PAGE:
David Evison reviews the recent exhibition Hans Hofmann: Magnum Opus at the Museum Pfalzgalerie. Kaiserlautern. A video (in English and German featuring Karen Wilkin and William Agee) about the show is available here.
Evison writes: "From the evidence of this exhibition, Hofmann does not make a sudden breakthrough but gets to the top gradually. The group of paintings made at the war’s end, the example being Figures in Ferment, 1945 from the Reinhold Würth collection, are superb. But MOMA’s Flowering Desert, 1953 is special. It has every colour of the rainbow, all manners of paint application, light and dark contrast, even black and white; a recipe for disaster. But he is disciplined and has developed theories for himself and as pedagogy. From this strong conceptual base he has the scaffolding (Struktur) and can let go, and he lets rip when confronted with the canvas and with his materials. It is a little masterpiece as perfect as Gericault’s small Cavalry Skirmish in the Wallace collection."
Another entry in the seminal Paints a Picture series: Elaine de Kooning provides a first hand account of Hans Hofmann's process and approach to painting.
In a richly detailed narration, De Kooning records Hofmann's technical studio practice punctuated by his comments on painting: "Hofmann has evolved no rules for the making of a picture. On the contrary, always on guard against intellectualism and virtuosity, he says: 'At the time of making a picture, I want not to know what I’m doing; a picture should be made with feeling, not with knowing. The possibilities of the medium must be sensed. Anything can serve as a medium—kerosene, benzine, turpentine, linseed oil, beeswax…even beer,' he adds jokingly. ...'Painting, to me means forming with color,' Hofmann states. His first stroke of color is very important since it may be visible in the final version of the picture, and so, for Fruit Bowl, No. 1, Hofmann spent considerable time studying the still-life before picking up his brush... 'A work of art is finished from the point of view of the artist,' says Hofmann, 'when feeling and perception have resulted in a spiritual synthesis.' "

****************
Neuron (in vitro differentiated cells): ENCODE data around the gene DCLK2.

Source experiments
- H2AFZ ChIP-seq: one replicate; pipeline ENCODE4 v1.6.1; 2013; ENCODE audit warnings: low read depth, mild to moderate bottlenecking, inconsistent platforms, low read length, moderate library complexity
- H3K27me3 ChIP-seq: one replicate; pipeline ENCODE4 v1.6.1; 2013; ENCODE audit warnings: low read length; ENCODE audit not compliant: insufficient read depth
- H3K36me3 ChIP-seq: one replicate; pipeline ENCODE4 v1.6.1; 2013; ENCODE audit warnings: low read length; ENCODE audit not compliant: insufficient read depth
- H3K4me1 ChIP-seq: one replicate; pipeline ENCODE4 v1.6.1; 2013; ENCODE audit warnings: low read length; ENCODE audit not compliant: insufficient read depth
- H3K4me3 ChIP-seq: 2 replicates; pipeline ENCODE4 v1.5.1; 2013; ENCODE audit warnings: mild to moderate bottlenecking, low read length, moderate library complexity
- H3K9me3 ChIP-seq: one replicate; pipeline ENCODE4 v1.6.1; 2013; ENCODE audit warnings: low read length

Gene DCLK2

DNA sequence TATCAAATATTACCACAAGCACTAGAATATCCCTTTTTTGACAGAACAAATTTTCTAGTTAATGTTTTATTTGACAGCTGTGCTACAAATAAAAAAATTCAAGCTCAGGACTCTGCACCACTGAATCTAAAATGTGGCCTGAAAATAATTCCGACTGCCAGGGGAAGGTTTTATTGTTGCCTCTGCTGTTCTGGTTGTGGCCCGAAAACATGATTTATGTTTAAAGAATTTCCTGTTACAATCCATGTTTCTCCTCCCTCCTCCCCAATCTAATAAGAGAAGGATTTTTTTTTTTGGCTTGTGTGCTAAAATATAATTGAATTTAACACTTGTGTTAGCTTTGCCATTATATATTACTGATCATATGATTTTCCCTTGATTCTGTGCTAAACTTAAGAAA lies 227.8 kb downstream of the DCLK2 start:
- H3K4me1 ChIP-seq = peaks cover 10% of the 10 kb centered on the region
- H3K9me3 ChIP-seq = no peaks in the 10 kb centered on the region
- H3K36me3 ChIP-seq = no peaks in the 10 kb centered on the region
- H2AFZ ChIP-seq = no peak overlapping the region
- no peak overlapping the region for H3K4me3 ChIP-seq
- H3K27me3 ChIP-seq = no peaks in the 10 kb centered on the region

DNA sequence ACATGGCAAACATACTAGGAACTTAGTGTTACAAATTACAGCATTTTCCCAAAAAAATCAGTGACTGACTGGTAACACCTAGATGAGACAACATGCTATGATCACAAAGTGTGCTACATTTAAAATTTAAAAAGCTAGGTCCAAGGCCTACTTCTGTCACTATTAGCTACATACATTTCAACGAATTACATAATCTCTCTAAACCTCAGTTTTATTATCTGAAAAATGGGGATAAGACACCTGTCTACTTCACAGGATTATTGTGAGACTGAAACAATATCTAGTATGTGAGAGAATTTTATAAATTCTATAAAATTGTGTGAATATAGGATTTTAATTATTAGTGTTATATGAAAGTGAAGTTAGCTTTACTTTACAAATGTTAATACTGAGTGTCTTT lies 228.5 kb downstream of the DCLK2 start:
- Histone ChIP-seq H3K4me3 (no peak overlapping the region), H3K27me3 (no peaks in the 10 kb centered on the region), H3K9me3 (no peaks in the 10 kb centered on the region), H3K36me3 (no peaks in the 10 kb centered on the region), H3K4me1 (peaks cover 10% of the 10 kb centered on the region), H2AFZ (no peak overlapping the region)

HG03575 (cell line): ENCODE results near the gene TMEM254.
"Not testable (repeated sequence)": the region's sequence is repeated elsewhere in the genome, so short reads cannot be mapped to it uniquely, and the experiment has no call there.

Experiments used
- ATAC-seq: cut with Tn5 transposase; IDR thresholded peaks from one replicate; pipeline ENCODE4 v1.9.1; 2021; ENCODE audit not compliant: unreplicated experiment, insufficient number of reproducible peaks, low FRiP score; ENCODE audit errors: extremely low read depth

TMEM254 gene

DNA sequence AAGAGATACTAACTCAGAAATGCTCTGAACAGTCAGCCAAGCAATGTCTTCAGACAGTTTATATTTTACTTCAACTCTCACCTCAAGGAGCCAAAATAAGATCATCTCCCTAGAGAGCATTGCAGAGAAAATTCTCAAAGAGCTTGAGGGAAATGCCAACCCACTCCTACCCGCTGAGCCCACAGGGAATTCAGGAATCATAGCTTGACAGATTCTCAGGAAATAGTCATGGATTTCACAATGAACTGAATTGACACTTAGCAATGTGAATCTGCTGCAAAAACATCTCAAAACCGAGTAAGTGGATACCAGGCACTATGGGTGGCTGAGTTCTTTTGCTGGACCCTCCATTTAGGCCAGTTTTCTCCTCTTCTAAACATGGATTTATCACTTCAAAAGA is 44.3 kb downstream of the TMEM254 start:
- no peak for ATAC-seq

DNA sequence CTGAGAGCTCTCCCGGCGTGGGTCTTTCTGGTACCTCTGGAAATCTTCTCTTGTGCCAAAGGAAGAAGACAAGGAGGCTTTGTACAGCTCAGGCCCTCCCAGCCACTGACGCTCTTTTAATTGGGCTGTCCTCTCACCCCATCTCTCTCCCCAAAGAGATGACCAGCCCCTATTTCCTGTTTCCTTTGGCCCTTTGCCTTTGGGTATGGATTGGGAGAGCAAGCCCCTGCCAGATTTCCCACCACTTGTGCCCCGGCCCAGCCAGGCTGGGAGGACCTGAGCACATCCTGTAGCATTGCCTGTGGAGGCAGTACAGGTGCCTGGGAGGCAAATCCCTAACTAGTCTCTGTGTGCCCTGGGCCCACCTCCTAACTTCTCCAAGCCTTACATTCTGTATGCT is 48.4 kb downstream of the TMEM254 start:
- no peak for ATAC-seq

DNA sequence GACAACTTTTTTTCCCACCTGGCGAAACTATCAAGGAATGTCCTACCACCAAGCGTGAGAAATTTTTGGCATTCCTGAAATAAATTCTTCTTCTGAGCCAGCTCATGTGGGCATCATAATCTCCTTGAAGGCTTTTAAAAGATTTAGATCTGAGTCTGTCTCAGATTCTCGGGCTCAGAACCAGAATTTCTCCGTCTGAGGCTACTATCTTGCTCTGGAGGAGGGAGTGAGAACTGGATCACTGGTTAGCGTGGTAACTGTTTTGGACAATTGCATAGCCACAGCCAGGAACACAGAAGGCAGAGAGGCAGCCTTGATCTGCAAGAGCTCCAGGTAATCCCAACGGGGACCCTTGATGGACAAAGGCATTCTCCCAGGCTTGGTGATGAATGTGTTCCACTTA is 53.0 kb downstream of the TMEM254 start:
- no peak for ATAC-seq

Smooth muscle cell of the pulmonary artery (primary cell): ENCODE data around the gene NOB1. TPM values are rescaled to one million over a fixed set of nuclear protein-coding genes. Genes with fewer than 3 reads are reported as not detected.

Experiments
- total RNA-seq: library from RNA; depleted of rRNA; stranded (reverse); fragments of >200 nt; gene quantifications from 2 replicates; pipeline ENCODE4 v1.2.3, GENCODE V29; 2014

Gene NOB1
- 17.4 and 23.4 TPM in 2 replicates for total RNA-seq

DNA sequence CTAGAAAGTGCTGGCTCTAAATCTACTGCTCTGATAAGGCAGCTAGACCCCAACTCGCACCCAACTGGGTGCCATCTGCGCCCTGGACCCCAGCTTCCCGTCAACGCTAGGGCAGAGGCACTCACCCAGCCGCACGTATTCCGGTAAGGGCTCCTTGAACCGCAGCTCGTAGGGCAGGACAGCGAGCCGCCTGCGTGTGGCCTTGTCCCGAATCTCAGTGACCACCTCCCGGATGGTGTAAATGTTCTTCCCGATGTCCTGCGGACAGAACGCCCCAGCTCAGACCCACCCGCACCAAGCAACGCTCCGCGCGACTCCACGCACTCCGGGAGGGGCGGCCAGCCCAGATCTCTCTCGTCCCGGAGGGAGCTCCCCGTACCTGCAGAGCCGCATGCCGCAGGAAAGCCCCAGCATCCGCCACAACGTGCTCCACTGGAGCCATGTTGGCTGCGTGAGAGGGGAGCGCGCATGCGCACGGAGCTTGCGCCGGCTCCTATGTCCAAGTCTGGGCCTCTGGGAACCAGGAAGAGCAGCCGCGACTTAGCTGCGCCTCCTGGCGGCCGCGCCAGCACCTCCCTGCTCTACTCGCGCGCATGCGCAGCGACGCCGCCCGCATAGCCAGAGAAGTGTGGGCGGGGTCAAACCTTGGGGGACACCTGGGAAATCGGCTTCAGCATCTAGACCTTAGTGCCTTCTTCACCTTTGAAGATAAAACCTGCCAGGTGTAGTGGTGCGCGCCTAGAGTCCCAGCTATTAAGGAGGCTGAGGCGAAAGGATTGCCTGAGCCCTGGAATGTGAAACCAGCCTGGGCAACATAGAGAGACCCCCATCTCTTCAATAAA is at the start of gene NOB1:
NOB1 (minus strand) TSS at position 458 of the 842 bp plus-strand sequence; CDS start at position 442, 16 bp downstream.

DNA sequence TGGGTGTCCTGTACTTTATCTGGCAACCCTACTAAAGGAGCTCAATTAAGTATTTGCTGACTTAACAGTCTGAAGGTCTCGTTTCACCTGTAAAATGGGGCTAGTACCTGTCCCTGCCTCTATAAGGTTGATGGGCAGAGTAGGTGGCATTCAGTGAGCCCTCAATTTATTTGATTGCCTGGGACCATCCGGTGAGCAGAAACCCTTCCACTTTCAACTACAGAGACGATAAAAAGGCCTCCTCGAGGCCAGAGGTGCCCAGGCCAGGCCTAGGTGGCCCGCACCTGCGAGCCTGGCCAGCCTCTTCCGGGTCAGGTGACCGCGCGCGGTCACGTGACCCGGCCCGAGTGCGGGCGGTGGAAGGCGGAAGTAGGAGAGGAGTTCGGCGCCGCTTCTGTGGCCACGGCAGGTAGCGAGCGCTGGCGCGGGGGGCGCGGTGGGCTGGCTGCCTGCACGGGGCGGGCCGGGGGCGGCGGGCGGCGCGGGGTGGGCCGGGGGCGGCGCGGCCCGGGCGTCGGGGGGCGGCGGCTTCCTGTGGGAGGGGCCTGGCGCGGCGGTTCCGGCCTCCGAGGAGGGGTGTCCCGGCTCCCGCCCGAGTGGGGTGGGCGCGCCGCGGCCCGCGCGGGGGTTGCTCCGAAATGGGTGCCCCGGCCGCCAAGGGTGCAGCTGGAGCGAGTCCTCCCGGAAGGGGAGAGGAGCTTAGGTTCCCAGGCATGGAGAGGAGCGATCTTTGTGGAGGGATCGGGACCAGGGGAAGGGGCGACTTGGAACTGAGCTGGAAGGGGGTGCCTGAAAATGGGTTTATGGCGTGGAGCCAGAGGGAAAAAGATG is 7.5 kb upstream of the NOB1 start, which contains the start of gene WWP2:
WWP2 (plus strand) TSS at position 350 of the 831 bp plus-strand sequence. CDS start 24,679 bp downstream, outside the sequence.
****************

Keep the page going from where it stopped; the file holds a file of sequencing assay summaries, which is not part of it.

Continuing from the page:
Halasz notes "two surprises in the current selection, two aspects of Hofmann's art that I'd never fully appreciated before. The first was his use of thin, straight lines... The second thing I'd never responded to before was Hofmann’s powerful command of blacks. One knows all about his bright colors, but his blacks can have just as much – if not more – energy. Given the chance, in fact, they can almost explode."
Beginning with her personal connection to Provincetown painting, Nancy Natale blogs a brief history of painting in Provincetown including the profiles of Charles Webster Hawthorne, Hans Hofmann, Henry Hensche, three "teachers who influenced generations of artists in and outside of Provincetown." Natale also discusses the divisions created by the teachers' "conflicting theories of painting." The post ends with a brief history of the Fine Arts Work Center and contemporary painters who live and work in Provincetown today.
It is interesting to consider Hans Hofmann's career trajectory today, a time when many art careers are made while artists are in their twenties and thirties. Carl Belz ponders Hofmann's influence and unusual late-in-life prodigiousness. Unlike the other Abstract Expressionist painters who were younger, Belz writes, "Hofmann was comfortable with the meaning of his enterprise; he had nothing to prove and was content to move his painting along at its own pace."
Edited by artist Brett Baker, Painters' Table highlights writing from the painting blogosphere as it is published and serves as a platform for exploring blogs that focus primarily on the subject of painting.